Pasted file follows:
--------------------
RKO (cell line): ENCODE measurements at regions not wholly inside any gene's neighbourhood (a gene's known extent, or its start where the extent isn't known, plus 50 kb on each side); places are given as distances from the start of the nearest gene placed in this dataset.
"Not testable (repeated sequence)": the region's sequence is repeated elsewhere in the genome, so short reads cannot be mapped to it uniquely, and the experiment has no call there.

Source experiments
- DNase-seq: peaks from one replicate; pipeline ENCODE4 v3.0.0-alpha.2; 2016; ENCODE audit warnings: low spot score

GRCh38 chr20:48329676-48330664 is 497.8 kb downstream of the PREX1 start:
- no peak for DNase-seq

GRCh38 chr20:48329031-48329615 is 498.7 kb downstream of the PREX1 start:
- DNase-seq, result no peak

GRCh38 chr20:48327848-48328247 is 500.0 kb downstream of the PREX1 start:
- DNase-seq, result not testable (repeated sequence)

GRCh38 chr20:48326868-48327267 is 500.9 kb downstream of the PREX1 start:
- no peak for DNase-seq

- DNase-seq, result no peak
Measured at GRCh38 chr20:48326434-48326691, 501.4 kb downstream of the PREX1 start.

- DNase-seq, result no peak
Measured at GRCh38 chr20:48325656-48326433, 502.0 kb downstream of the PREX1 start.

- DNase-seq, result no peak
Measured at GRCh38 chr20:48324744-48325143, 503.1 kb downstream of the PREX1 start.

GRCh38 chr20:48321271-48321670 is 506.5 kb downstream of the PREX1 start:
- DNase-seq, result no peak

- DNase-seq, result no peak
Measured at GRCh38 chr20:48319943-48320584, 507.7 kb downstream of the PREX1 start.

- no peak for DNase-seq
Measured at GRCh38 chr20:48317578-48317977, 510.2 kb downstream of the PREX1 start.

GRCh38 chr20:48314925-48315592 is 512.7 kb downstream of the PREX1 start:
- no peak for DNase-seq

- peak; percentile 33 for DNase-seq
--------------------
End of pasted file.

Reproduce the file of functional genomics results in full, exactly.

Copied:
RKO (cell line): ENCODE measurements at regions not wholly inside any gene's neighbourhood (a gene's known extent, or its start where the extent isn't known, plus 50 kb on each side); places are given as distances from the start of the nearest gene placed in this dataset.
"Not testable (repeated sequence)": the region's sequence is repeated elsewhere in the genome, so short reads cannot be mapped to it uniquely, and the experiment has no call there.

Source experiments
- DNase-seq: peaks from one replicate; pipeline ENCODE4 v3.0.0-alpha.2; 2016; ENCODE audit warnings: low spot score

GRCh38 chr20:48329676-48330664 is 497.8 kb downstream of the PREX1 start:
- no peak for DNase-seq

GRCh38 chr20:48329031-48329615 is 498.7 kb downstream of the PREX1 start:
- DNase-seq, result no peak

GRCh38 chr20:48327848-48328247 is 500.0 kb downstream of the PREX1 start:
- DNase-seq, result not testable (repeated sequence)

GRCh38 chr20:48326868-48327267 is 500.9 kb downstream of the PREX1 start:
- no peak for DNase-seq

- DNase-seq, result no peak
Measured at GRCh38 chr20:48326434-48326691, 501.4 kb downstream of the PREX1 start.

- DNase-seq, result no peak
Measured at GRCh38 chr20:48325656-48326433, 502.0 kb downstream of the PREX1 start.

- DNase-seq, result no peak
Measured at GRCh38 chr20:48324744-48325143, 503.1 kb downstream of the PREX1 start.

GRCh38 chr20:48321271-48321670 is 506.5 kb downstream of the PREX1 start:
- DNase-seq, result no peak

- DNase-seq, result no peak
Measured at GRCh38 chr20:48319943-48320584, 507.7 kb downstream of the PREX1 start.

- no peak for DNase-seq
Measured at GRCh38 chr20:48317578-48317977, 510.2 kb downstream of the PREX1 start.

GRCh38 chr20:48314925-48315592 is 512.7 kb downstream of the PREX1 start:
- no peak for DNase-seq

- peak; percentile 33 for DNase-seq